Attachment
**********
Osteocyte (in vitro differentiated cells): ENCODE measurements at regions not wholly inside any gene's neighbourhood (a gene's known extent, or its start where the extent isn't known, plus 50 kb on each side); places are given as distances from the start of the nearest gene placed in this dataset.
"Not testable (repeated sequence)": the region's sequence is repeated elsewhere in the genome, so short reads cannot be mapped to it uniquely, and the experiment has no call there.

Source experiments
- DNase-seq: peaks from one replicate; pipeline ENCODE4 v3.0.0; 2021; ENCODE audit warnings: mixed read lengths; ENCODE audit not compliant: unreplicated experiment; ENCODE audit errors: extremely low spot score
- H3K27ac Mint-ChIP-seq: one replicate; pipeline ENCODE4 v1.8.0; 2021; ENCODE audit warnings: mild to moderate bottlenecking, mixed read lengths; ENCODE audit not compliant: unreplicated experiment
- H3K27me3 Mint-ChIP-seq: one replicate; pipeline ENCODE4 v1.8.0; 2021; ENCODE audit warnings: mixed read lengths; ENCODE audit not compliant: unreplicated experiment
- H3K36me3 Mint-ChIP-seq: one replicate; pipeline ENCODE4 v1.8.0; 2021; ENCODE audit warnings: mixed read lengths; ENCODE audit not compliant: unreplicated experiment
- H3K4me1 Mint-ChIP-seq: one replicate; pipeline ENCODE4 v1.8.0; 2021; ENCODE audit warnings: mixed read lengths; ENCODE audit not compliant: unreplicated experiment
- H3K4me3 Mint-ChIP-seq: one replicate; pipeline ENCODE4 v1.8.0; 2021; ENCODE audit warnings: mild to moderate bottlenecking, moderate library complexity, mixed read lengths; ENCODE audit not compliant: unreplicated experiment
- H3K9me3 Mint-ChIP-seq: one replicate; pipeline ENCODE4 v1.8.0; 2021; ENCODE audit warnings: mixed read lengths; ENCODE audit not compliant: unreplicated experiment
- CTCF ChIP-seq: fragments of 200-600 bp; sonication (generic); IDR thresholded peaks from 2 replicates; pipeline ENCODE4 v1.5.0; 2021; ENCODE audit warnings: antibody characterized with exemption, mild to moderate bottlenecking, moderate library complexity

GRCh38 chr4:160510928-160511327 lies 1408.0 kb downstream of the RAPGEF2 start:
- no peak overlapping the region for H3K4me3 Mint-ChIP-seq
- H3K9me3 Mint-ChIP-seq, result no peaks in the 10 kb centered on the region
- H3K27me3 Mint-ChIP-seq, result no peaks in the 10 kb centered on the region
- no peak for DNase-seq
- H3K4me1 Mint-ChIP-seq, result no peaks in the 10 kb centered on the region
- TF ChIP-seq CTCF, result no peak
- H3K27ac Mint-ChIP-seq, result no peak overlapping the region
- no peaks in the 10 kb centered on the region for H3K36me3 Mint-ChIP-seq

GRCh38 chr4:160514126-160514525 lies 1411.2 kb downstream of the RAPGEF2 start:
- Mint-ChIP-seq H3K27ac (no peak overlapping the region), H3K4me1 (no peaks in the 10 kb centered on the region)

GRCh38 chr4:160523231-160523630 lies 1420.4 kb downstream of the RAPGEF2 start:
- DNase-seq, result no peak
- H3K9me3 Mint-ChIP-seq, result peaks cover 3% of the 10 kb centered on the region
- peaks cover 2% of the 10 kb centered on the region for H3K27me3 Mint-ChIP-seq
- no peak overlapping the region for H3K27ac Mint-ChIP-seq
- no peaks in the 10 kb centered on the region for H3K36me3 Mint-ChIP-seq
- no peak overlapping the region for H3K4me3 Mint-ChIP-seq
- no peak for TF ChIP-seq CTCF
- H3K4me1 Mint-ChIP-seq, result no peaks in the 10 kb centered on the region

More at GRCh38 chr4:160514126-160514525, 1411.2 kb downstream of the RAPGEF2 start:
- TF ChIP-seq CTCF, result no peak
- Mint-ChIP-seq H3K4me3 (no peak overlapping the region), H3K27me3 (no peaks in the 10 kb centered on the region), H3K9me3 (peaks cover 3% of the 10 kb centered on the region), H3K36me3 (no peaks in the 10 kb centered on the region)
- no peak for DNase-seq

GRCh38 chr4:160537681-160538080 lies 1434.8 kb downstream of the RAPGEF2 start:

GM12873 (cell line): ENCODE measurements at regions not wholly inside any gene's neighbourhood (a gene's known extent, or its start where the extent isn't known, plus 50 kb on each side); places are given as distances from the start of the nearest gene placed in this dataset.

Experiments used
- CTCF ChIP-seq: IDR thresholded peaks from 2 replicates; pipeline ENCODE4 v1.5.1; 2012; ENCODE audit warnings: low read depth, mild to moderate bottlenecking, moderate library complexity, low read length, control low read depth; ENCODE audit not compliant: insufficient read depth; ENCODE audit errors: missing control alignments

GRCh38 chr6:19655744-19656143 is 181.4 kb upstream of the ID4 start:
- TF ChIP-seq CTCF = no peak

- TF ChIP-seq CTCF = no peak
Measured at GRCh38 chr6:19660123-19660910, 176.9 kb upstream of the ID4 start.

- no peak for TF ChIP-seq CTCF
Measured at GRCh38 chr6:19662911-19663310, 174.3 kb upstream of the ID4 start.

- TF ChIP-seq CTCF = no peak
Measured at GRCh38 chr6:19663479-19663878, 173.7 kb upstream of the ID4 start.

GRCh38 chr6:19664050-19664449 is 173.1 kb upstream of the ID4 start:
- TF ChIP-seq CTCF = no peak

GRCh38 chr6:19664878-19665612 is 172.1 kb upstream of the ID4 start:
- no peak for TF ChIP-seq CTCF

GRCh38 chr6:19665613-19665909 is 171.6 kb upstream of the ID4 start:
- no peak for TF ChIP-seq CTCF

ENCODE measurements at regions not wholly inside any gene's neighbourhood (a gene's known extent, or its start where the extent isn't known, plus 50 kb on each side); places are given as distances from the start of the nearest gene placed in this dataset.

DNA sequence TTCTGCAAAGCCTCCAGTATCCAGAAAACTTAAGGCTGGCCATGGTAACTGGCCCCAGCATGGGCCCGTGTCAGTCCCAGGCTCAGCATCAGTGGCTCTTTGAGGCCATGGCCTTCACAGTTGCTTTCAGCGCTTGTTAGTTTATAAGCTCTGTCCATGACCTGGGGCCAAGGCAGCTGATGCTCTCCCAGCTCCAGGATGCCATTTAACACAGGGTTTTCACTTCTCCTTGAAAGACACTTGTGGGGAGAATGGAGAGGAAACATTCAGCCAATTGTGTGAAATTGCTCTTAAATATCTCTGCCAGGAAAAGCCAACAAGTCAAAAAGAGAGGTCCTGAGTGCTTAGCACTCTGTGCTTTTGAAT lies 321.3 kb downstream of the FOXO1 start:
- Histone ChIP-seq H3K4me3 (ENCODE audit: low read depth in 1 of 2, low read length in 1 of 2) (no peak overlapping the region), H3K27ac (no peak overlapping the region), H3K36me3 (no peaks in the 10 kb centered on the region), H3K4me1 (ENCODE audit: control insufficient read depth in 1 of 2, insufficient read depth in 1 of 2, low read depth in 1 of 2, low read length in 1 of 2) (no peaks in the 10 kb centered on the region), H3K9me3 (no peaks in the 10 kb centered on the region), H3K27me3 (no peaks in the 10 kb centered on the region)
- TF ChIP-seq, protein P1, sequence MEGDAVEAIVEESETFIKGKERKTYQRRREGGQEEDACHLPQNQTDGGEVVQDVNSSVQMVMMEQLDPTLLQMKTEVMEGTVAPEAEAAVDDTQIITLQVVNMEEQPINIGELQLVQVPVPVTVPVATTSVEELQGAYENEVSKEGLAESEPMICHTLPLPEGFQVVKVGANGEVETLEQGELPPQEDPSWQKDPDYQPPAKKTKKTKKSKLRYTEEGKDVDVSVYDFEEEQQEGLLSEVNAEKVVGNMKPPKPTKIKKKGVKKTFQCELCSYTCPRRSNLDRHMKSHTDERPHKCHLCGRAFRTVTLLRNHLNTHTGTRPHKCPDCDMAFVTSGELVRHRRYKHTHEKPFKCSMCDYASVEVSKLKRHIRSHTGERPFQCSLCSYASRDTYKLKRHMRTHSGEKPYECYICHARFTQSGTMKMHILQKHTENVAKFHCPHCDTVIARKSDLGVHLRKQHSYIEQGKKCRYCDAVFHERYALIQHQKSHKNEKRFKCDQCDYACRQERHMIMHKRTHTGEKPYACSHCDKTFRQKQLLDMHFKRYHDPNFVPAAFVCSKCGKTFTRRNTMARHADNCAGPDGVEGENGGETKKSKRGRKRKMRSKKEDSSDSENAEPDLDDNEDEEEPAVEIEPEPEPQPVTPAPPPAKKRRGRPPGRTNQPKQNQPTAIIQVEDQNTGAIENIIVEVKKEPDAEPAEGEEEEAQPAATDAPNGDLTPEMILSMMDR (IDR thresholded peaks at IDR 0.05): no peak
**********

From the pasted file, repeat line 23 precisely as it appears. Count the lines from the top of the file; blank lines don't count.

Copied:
GRCh38 chr4:160523231-160523630 lies 1420.4 kb downstream of the RAPGEF2 start: